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Last Updated: Friday, 26 January 2007, 19:18 GMT
New call to save EU constitution
European flags
France and the Netherlands have rejected the constitution
The 18 EU countries that have approved the bloc's draft constitution have urged the nine other members to help revive the entire beleaguered document.

Representatives of the states, meeting in Spain, called for the other nine members not to scrap the constitution but to help build on it.

The UK, Czech Republic and Poland want the constitution replaced by a new, slimmed-down mini-treaty.

French and Dutch voters rejected the constitution in referendums in 2005.

Spain's Foreign Minister Miguel Angel Moratinos told the meeting in Madrid the constitution was "a magnificent document" that should be "complemented rather than carved up".

"Is the only way out of the constitutional impasse the wholesale dismantling of the constitutional treaty? By cutting it into little pieces?" he asked.

Deepening rift

The new constitution was drafted to streamline decision-making within the growing EU and would create a permanent president and foreign ministry.

The BBC's Oana Lungescu in Madrid says Spain now seems set on a collision course with opponents of the constitution.

We cannot resign ourselves to Europe being no more than a huge market or a free trade area
Alberto Navarro; Nicolas Schmit

Belgium and Luxembourg have expressed views similar to Spain's.

The German Chancellor, Angela Merkel, whose country holds the rotating EU presidency, aims to bring both camps together by June.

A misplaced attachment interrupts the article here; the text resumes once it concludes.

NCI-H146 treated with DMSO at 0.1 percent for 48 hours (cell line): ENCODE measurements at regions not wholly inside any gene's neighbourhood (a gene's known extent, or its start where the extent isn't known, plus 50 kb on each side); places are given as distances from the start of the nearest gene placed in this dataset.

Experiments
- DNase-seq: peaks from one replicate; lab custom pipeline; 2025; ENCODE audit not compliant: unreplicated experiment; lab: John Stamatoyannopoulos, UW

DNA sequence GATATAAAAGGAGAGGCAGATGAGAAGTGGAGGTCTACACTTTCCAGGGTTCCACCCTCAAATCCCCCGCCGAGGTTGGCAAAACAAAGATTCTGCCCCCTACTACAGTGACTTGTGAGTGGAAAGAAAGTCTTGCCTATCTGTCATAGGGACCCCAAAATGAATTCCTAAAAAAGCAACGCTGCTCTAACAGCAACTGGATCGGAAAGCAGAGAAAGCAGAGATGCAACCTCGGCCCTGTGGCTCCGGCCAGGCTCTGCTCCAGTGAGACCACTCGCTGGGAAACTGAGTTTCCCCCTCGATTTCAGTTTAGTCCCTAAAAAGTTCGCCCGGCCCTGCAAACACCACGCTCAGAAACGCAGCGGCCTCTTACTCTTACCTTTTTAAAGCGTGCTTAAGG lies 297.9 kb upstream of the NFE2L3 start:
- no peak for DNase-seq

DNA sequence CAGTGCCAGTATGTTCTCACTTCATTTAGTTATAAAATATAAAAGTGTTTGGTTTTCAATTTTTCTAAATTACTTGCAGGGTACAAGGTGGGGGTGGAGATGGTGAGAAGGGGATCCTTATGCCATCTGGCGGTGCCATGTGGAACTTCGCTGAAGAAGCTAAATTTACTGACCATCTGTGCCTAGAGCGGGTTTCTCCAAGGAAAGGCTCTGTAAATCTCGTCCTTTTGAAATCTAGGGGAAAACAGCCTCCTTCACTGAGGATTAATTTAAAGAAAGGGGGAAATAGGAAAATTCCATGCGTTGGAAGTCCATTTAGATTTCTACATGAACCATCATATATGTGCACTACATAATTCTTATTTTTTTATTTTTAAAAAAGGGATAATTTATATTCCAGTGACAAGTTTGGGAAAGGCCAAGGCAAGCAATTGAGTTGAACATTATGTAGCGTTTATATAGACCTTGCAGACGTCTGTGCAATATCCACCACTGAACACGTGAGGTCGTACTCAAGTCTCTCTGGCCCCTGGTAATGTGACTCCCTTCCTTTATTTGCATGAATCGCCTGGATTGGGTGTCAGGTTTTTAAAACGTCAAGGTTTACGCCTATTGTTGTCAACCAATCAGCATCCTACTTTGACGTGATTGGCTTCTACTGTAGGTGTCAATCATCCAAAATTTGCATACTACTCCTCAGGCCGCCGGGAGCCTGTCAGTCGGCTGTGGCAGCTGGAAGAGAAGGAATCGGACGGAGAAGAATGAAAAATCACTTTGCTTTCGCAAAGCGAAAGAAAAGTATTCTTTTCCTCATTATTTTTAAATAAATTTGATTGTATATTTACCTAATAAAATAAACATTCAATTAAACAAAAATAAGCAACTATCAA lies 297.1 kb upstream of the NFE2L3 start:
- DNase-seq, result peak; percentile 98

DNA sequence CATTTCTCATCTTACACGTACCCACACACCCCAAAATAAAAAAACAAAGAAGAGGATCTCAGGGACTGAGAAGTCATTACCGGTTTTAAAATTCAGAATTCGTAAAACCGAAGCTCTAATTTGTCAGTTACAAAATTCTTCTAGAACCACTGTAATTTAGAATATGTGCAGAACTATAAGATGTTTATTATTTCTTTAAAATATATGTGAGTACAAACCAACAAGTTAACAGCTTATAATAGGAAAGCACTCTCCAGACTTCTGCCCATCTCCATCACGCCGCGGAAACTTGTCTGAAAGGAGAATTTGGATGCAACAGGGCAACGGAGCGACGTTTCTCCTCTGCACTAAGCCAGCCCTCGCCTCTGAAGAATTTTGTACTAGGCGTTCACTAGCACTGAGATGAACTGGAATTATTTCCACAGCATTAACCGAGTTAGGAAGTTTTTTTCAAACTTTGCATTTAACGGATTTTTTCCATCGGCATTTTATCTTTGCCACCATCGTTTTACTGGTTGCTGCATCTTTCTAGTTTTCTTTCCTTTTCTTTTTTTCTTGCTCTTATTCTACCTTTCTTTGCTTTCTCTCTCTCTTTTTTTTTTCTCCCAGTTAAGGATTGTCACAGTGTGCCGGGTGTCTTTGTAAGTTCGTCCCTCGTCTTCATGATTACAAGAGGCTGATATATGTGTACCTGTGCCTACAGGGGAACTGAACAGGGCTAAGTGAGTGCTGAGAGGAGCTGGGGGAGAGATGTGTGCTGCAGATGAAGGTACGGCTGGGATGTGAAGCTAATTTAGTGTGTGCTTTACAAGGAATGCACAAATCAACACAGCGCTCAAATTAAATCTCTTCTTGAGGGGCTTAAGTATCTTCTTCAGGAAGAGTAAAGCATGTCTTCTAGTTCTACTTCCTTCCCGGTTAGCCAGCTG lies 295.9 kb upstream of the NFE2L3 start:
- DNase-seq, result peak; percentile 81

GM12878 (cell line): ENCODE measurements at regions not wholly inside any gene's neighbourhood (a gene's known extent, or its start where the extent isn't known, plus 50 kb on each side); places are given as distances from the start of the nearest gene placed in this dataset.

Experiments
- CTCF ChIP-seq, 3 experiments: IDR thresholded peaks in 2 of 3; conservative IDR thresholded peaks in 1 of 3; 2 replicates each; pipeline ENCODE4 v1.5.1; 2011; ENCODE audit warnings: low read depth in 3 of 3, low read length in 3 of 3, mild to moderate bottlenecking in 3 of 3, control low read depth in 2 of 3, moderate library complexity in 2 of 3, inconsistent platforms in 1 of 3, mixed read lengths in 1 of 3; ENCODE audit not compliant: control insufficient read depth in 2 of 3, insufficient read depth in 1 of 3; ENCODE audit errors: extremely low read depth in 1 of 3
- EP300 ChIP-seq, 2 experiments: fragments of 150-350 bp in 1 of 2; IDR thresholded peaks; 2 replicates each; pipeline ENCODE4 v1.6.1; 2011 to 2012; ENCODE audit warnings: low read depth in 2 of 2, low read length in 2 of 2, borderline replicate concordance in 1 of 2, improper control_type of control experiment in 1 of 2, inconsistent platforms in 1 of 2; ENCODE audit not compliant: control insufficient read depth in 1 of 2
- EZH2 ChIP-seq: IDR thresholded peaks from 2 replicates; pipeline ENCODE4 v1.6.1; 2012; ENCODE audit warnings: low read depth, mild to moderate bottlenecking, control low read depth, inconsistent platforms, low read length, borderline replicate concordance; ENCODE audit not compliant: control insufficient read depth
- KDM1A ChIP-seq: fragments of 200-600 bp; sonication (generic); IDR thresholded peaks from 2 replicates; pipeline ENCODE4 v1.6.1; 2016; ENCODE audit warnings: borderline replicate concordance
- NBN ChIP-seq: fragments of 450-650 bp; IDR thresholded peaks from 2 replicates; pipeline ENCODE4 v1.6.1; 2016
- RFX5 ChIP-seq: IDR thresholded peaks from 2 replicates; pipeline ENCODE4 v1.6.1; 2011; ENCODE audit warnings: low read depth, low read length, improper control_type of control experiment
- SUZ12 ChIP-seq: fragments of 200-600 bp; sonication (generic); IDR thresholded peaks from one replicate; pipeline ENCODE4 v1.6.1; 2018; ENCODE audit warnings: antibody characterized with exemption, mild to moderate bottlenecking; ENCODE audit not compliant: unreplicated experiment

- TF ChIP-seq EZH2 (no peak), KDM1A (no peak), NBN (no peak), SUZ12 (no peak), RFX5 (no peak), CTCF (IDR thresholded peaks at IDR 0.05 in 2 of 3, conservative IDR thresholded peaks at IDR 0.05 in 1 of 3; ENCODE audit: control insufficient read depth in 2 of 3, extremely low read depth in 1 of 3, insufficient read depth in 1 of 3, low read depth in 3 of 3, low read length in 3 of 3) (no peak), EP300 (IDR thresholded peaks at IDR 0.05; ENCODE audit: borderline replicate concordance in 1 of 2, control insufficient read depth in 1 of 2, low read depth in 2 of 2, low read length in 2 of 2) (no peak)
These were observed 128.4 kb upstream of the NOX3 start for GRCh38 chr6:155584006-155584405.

But our correspondent says that will not be easy.

Wary of dividing the EU even more, Germany only sent an observer to the Madrid meeting of "the friends of the constitution".

Germany did back the constitution in a parliamentary vote, but has not yet formally ratified it.


The countries represented in Madrid were: Austria, Belgium, Bulgaria, Cyprus, Estonia, Finland, Greece, Hungary, Italy, Latvia, Lithuania, Luxembourg, Malta, Romania, Slovakia, Slovenia and Spain.

Portugal also sent a representative, even though it has not ratified the constitution.

The conservative contender in the French presidential race, Nicolas Sarkozy, was the first to call for a mini-treaty that would be ratified by parliament, not through another referendum.

Miguel Angel Moratinos
Mr Moratinos wants to enhance the existing constitution
A mini-treaty would cut the existing constitution into bits and preserve only the technical changes that would allow the EU to work more effectively and admit further new members.

The Europe ministers of Spain and Luxembourg, who organised the conference, say the countries that have approved the constitution - with a combined population of more than 270 million - want their voice to be heard.

In a joint article published in a number of European newspapers, Spain's Alberto Navarro and Luxembourg's Nicolas Schmit say that in today's globalised world "a united and capable Europe is more necessary than ever.

"We cannot resign ourselves to Europe being no more than a huge market or a free trade area," they write.

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